INDIANAPOLIS -- Tony Dungy strolls the sideline stoically.
The Indianapolis Colts understand that's his image.
In the locker room, in meetings and at practice, players see a different coach, one determined to get things right.
"We know when he's happy and we know when he's mad," defensive tackle Larry Tripplett said with a laugh Friday. "He's different than most people, but we know."
On the field, Dungy acts like a consummate professional -- calm, relaxed and instructive much like Tom Landry.
But in a game where emotions run high, tempers occasionally flare and cameras increasingly focus on demonstrative coaches, Dungy's easygoing demeanor isn't always embraced.
Some have questioned whether he's too nice to win a Super Bowl, a point that's been exacerbated this week because his Colts (4-0) face his former team, defending Super Bowl champion Tampa Bay (2-1), on Monday.
Dungy spent six years turning the Buccaneers from one of the league's worst franchises into a perennial contender, but it wasn't until the feistier Jon Gruden replaced him that Tampa Bay won a Super Bowl.
Former players, like Pro Bowl defensive end Warren Sapp, still credit Dungy with laying the foundation for their championship run even though Dungy -- in his usual style -- politely deflects the praise.
The two coaches are polar opposites.
Gruden is one of the game's best offensive minds, Dungy one of the game's best defensive coaches.
Gruden glares when he's upset and doesn't hesitate to scream, while Dungy's gentlemanly style looks like a throwback to a simpler time in the NFL -- something some players seem to appreciate.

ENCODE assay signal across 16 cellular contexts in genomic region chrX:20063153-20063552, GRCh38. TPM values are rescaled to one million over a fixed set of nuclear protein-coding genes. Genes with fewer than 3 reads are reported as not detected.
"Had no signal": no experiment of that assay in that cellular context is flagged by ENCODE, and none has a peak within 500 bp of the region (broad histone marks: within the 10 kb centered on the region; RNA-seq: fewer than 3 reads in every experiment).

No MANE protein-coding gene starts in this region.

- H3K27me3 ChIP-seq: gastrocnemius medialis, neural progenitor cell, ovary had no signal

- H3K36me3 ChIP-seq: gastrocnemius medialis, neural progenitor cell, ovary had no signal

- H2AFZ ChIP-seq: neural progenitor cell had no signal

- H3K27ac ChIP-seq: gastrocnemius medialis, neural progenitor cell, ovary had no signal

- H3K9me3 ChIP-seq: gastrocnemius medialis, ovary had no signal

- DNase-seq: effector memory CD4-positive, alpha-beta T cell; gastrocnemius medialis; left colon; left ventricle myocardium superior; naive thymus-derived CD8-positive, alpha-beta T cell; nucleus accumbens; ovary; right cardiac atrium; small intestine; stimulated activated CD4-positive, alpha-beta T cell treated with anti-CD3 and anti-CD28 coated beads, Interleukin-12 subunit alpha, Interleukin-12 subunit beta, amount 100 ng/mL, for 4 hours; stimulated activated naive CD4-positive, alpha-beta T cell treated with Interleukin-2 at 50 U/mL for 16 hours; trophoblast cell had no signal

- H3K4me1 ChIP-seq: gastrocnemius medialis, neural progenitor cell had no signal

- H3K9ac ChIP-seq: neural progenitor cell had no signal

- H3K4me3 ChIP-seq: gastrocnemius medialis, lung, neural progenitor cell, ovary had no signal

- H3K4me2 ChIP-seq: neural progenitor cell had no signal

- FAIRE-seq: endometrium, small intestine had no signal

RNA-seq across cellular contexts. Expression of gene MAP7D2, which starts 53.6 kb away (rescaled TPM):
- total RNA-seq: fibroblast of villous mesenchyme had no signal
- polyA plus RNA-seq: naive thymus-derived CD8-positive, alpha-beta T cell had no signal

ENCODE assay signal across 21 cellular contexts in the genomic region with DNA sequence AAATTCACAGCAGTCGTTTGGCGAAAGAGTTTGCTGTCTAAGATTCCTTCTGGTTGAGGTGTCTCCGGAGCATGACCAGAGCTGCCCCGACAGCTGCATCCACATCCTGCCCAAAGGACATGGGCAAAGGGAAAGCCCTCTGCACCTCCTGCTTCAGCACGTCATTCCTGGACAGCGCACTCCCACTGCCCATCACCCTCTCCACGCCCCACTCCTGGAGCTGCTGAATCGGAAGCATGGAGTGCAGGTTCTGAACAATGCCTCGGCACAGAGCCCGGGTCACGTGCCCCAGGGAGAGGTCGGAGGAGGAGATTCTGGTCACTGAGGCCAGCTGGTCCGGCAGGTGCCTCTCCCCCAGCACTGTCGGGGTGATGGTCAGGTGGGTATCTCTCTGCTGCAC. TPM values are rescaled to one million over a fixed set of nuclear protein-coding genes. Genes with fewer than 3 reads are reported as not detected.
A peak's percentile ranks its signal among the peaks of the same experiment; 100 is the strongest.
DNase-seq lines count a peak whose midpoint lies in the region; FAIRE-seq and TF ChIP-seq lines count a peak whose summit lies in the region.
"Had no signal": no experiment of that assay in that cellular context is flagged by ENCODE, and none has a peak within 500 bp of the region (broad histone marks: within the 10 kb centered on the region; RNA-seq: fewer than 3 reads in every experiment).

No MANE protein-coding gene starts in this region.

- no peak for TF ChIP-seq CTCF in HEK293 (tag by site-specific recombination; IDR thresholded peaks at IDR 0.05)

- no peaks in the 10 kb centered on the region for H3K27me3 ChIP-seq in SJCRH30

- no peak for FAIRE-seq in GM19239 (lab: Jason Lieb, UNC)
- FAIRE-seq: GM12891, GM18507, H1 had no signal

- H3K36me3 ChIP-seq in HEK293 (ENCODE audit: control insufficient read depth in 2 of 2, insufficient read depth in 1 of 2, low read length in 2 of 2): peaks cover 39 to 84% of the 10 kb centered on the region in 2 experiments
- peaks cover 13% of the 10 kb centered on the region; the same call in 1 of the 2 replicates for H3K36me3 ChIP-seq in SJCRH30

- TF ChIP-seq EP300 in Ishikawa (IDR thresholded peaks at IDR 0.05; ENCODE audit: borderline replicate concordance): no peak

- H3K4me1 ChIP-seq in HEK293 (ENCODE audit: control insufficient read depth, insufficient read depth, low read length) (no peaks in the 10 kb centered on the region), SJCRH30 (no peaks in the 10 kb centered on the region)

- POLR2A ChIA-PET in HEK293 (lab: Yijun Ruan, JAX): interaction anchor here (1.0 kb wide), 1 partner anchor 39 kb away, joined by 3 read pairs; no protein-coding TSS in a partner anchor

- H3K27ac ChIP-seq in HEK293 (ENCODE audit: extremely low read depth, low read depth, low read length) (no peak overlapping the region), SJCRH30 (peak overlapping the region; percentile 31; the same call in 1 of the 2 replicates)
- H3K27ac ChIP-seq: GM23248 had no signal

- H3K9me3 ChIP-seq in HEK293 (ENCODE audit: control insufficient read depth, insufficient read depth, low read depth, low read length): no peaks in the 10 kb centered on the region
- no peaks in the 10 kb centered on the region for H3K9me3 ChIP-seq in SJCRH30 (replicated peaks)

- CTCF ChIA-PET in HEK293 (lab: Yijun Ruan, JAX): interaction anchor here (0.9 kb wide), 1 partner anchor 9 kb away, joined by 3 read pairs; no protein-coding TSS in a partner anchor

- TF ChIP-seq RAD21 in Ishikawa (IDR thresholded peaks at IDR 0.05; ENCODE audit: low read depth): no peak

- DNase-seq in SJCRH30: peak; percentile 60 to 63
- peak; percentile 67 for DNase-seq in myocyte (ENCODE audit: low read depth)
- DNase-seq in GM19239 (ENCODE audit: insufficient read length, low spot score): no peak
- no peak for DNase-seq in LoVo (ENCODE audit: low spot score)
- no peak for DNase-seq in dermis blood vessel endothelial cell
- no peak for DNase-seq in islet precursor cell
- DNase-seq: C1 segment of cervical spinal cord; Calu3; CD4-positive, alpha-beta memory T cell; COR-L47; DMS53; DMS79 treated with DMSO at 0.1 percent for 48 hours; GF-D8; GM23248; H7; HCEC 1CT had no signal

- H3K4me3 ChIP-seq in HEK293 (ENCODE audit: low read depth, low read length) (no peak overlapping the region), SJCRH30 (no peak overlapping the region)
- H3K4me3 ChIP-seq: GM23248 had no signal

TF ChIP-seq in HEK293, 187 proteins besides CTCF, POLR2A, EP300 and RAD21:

"It was something that was different in the sense of no yelling and cursing, but what he asked you to do was the same message," Sapp said. "It's not the communicator, it's how you get it."
The important thing is that Dungy still gets results.
His defenses usually rank among the league's best and in his two head coaching stops, Tampa Bay and Indianapolis, he's won consistently.
No, he doesn't say a lot, but Dungy and his players don't believe he needs to.
"I can't stand it when someone starts cussing and yelling," Colts running back Edgerrin James said. "I block it out. Coach Dungy trusts you like a man."
Still, there are times Dungy breaks the mold.
On Sunday at New Orleans, Dungy gave his players a stern reminder about being misaligned on a short touchdown run by the Saints. Dungy laughed about it the next day.
But the players got the message.
"Oh yeah, I remember it," defensive end Chad Bratzke said. "Those are things you remember because he doesn't get mad very often. When he gets mad, you can hear a pin drop."
This year, there has been little for Dungy to fault.
The Colts' defense has been one of the league's stingiest, the offense is rounding into form and the special teams have improved dramatically.
The result is a 4-0 record, and a win Monday on Dungy's 48th birthday would match his best start in eight years as a head coach.
Whatever happens, the Colts know what to expect from Dungy on Monday night -- a calming presence on the sideline with an effective voice in the locker room.
"When you have a dog that barks constantly, pretty soon you don't hear that dog bark anymore," Bratzke said. "When you have a dog that doesn't bark very often, you hear it and you pay attention."
This story is from ESPN.com's automated news wire. Wire index
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